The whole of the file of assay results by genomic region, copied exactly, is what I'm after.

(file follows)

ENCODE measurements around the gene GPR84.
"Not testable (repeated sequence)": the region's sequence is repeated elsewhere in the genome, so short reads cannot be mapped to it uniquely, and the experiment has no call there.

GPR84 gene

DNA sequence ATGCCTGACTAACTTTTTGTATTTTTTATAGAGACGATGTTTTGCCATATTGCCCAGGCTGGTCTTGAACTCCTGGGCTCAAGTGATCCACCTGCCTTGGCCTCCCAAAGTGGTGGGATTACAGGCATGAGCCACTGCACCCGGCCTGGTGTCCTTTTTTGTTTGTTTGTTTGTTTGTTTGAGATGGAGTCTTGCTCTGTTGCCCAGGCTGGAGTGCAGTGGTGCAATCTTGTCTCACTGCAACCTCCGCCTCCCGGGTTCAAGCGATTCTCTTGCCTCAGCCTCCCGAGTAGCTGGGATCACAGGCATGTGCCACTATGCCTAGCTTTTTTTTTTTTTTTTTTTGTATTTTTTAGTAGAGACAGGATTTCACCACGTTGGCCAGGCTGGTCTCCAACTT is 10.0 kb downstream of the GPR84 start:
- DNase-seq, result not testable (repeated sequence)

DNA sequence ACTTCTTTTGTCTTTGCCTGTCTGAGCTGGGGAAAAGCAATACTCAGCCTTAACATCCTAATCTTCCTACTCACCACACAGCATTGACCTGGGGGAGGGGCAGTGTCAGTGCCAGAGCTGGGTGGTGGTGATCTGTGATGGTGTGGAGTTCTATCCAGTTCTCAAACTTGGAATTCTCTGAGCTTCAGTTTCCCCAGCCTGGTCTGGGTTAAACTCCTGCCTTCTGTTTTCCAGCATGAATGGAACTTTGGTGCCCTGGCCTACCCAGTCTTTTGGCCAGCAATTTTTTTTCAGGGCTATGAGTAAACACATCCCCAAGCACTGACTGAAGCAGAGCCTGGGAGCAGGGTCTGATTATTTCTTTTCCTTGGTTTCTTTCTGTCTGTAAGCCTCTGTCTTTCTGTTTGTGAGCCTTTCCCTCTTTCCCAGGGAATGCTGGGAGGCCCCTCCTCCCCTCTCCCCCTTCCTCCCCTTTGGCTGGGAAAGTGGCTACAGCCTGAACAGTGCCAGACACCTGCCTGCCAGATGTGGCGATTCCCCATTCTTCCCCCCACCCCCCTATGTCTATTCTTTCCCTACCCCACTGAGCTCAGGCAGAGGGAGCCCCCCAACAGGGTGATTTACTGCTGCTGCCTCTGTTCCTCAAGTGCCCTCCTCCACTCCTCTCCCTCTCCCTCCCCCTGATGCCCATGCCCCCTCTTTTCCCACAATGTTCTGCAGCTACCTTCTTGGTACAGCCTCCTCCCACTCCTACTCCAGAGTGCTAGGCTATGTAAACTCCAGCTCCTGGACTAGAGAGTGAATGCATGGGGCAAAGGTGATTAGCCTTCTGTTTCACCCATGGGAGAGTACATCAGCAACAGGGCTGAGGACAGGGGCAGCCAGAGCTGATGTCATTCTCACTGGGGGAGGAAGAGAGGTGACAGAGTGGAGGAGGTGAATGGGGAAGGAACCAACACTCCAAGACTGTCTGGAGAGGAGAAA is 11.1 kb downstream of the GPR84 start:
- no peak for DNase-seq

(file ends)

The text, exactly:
ENCODE measurements around the gene GPR84.
"Not testable (repeated sequence)": the region's sequence is repeated elsewhere in the genome, so short reads cannot be mapped to it uniquely, and the experiment has no call there.

GPR84 gene

DNA sequence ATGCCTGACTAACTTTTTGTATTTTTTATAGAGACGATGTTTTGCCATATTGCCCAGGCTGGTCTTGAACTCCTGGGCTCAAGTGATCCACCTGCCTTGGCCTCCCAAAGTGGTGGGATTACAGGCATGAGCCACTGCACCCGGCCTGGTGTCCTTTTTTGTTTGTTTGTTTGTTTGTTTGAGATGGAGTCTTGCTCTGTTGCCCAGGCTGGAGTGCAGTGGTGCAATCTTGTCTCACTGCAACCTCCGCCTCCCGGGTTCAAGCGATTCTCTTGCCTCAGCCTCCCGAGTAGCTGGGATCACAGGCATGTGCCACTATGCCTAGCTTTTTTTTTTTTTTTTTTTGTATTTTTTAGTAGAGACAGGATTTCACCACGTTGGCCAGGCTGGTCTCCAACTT is 10.0 kb downstream of the GPR84 start:
- DNase-seq, result not testable (repeated sequence)

DNA sequence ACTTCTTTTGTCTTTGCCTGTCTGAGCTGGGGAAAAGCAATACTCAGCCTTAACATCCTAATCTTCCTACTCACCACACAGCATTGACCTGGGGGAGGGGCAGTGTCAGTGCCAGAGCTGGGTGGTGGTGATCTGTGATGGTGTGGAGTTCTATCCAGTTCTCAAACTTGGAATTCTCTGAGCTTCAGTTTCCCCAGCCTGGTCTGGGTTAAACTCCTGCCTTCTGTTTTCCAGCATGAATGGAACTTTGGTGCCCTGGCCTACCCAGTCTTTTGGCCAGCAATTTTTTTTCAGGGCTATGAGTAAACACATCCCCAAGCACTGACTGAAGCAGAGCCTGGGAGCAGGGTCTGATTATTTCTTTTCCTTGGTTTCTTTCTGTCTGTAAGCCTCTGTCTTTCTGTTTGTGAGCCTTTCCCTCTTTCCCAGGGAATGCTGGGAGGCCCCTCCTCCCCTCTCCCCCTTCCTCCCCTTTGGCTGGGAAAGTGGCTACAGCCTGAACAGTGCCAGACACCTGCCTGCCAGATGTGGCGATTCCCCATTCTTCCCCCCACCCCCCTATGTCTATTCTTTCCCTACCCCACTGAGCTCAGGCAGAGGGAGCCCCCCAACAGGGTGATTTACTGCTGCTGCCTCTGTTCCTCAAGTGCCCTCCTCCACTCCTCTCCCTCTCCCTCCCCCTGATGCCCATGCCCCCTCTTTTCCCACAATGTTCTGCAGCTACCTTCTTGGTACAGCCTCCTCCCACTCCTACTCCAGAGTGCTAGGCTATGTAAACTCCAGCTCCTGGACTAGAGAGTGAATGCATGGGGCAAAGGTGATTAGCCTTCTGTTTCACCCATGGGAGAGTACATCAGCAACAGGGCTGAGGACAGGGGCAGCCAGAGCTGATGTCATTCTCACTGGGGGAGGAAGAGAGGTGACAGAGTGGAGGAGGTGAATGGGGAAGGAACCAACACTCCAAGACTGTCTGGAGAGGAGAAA is 11.1 kb downstream of the GPR84 start:
- no peak for DNase-seq